Mysteries are divided into lots of sub genres from cozies through procedurals. Did you ever think of writing the more gory type that seem to be so popular?
No, one of things that we didn’t set out to do was to shock the readers of the Dylan series. People can see enough of that on the big screen. We wanted to tell it ‘as it is’ from the police man’s point of view and how his work and mind set affects his family whilst on major crime enquiries as well as about the enquiry itself. Bob would never write about factual cases. He always says it is the victims and their families who suffer the life sentence of a crime and he wouldn’t want to distress them further by putting such detail in the public domain. So we came up with a unique way of showing the drama in fiction. Our novels are written to be like watching a horror movie behind a cushion or splayed fingers but with real police procedure of how that enquiry would be run, and dealing with the investigation through the mind and the eyes of someone who has been there, seen it, and bought the T-shirt, as they say.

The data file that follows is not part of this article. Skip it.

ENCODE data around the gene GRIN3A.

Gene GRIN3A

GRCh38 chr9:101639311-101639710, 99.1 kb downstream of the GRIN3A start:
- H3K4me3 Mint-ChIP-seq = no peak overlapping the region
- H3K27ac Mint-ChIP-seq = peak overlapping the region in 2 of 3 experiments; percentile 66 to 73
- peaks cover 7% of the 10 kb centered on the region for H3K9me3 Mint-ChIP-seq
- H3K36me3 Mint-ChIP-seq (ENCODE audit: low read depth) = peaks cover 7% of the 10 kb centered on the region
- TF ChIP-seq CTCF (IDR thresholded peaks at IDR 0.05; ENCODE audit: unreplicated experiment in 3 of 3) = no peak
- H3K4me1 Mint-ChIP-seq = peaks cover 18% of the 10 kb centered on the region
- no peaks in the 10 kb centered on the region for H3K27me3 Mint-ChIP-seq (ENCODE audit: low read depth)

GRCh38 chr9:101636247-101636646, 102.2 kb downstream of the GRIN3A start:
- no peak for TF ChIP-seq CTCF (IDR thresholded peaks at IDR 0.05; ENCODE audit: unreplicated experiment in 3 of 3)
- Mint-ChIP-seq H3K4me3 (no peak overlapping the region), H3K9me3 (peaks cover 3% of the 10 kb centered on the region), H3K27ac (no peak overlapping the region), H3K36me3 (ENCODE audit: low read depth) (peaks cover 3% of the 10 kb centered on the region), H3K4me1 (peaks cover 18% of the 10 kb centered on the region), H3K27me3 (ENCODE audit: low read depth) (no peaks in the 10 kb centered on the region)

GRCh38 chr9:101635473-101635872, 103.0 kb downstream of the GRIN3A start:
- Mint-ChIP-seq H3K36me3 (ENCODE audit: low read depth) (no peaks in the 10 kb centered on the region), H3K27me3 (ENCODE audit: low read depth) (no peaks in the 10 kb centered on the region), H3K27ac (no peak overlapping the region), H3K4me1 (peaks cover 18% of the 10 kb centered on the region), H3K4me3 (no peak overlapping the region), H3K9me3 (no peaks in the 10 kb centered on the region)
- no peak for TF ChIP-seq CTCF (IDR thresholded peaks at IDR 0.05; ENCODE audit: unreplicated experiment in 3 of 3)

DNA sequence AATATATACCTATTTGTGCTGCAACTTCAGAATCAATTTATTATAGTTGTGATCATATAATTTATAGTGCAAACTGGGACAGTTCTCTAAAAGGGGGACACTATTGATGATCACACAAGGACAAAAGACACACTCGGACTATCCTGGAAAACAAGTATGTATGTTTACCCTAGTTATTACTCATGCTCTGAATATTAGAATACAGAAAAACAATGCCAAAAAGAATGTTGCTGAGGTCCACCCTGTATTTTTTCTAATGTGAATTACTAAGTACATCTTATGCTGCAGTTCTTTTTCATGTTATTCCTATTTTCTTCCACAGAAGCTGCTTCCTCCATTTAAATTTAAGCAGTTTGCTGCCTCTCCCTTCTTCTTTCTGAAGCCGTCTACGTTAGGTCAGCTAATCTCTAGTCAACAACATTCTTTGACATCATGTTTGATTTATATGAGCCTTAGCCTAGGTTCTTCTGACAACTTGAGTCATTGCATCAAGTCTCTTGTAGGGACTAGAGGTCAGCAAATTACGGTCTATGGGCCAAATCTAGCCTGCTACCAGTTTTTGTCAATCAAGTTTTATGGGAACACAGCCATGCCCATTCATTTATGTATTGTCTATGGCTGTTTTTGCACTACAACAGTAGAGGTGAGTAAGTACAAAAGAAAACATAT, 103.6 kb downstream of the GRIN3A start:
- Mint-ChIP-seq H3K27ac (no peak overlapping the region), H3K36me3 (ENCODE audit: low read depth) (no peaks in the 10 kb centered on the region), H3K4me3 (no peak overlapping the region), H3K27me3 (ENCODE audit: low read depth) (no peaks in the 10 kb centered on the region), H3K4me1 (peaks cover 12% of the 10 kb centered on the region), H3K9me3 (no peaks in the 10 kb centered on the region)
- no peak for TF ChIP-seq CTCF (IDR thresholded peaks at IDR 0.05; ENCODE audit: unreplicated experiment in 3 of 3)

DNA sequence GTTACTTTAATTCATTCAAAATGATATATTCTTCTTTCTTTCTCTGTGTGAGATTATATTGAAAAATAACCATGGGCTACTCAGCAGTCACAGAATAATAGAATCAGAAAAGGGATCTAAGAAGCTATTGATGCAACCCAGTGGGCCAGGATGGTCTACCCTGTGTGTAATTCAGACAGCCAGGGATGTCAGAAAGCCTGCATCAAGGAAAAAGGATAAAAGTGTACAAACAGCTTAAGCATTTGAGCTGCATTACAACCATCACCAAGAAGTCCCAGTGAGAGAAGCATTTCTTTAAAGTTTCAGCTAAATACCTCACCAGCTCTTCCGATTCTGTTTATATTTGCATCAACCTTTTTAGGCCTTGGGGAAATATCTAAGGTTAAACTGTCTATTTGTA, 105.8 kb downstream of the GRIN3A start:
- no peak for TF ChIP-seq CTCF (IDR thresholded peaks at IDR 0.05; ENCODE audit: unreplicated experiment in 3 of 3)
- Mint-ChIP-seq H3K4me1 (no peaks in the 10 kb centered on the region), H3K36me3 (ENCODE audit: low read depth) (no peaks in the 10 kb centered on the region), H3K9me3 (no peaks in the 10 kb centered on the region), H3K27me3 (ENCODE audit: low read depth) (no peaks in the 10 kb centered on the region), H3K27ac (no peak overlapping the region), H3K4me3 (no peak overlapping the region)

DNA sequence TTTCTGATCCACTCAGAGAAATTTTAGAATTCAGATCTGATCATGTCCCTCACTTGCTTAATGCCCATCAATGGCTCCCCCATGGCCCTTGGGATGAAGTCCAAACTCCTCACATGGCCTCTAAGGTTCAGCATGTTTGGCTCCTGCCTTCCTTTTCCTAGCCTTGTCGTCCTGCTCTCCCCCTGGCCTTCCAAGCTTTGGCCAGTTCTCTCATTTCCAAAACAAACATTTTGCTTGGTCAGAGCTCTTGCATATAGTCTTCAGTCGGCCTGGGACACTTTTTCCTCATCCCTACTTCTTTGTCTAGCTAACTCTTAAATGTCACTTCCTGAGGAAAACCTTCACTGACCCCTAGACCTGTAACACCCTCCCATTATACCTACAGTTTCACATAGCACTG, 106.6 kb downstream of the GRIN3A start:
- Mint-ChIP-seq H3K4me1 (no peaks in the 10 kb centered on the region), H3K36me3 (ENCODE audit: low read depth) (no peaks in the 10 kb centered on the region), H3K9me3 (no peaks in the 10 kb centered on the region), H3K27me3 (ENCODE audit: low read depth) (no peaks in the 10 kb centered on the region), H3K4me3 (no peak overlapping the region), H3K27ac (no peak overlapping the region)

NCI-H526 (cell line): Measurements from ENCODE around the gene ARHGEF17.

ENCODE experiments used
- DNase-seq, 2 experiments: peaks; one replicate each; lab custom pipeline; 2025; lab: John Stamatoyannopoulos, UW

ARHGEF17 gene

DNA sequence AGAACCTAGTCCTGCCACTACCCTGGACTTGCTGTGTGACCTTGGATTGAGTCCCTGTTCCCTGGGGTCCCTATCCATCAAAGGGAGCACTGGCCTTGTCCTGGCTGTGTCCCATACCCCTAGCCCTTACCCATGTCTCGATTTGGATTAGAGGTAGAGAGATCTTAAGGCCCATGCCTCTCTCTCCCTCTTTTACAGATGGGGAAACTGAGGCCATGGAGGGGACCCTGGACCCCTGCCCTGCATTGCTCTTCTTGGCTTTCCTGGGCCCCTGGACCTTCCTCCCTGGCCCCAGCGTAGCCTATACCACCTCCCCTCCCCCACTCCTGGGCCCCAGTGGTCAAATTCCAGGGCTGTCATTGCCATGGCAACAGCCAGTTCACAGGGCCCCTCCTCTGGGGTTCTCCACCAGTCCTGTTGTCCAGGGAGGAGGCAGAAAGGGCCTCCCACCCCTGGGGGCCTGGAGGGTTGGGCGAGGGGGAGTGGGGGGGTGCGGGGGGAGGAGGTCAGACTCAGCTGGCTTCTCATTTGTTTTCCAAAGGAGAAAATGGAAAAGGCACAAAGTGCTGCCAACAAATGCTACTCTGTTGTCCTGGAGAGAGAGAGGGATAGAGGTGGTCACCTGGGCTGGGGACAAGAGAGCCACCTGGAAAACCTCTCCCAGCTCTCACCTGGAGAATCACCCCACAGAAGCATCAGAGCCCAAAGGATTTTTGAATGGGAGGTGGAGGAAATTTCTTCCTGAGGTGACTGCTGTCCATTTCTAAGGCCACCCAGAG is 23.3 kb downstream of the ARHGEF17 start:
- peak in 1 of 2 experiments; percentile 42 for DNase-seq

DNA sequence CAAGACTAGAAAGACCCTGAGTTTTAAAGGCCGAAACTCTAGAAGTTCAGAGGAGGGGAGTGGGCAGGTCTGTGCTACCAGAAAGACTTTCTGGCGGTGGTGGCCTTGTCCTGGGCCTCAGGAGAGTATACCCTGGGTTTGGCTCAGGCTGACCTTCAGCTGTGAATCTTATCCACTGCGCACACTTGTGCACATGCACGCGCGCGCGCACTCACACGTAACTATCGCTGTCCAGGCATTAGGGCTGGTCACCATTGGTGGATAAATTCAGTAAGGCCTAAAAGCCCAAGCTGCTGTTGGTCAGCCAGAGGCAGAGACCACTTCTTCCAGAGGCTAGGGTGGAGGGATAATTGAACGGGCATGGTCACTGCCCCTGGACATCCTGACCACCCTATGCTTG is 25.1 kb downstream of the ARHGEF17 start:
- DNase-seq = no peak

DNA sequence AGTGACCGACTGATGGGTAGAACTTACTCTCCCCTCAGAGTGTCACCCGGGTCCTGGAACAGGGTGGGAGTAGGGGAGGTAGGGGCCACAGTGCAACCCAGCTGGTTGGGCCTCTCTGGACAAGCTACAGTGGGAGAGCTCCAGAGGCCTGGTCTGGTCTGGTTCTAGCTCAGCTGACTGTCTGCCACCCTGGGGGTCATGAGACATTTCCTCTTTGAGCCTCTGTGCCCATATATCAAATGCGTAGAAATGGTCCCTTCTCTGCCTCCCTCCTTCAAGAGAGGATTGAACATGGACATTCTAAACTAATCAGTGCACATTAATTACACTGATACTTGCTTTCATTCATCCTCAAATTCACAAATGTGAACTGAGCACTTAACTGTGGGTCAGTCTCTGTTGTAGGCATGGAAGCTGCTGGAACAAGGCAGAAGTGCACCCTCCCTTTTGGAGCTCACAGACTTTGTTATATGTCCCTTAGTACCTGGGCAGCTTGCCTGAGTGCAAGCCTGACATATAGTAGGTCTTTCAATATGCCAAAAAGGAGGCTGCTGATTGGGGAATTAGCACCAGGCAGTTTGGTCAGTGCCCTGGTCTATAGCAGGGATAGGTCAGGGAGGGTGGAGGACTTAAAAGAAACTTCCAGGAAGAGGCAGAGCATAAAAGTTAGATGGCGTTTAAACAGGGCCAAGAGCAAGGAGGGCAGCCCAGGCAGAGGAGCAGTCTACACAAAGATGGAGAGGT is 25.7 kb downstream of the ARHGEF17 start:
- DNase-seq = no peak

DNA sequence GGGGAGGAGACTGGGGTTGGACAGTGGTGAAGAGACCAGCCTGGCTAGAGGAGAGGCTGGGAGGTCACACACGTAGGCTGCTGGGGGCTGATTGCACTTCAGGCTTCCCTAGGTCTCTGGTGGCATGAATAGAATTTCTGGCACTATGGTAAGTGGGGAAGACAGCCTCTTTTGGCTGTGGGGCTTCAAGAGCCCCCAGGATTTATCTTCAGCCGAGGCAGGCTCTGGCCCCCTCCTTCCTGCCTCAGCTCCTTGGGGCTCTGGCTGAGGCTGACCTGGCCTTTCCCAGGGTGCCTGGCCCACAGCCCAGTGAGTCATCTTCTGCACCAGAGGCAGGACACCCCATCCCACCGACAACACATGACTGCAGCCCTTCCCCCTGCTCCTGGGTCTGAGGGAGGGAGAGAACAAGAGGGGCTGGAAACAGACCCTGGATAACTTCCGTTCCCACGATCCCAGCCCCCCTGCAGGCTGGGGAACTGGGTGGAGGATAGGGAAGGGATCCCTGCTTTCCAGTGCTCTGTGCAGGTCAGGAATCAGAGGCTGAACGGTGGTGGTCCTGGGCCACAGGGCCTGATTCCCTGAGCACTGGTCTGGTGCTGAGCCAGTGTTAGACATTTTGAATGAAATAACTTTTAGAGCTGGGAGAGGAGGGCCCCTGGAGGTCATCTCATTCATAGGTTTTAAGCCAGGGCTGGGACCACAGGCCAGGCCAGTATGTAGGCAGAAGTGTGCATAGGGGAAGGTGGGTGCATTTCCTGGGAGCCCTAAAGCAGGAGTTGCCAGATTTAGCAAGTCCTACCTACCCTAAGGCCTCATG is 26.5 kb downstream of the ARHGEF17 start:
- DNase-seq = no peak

Do you, Carol, do the bulk of the writing and then have Bob go through correcting and changing wherever necessary?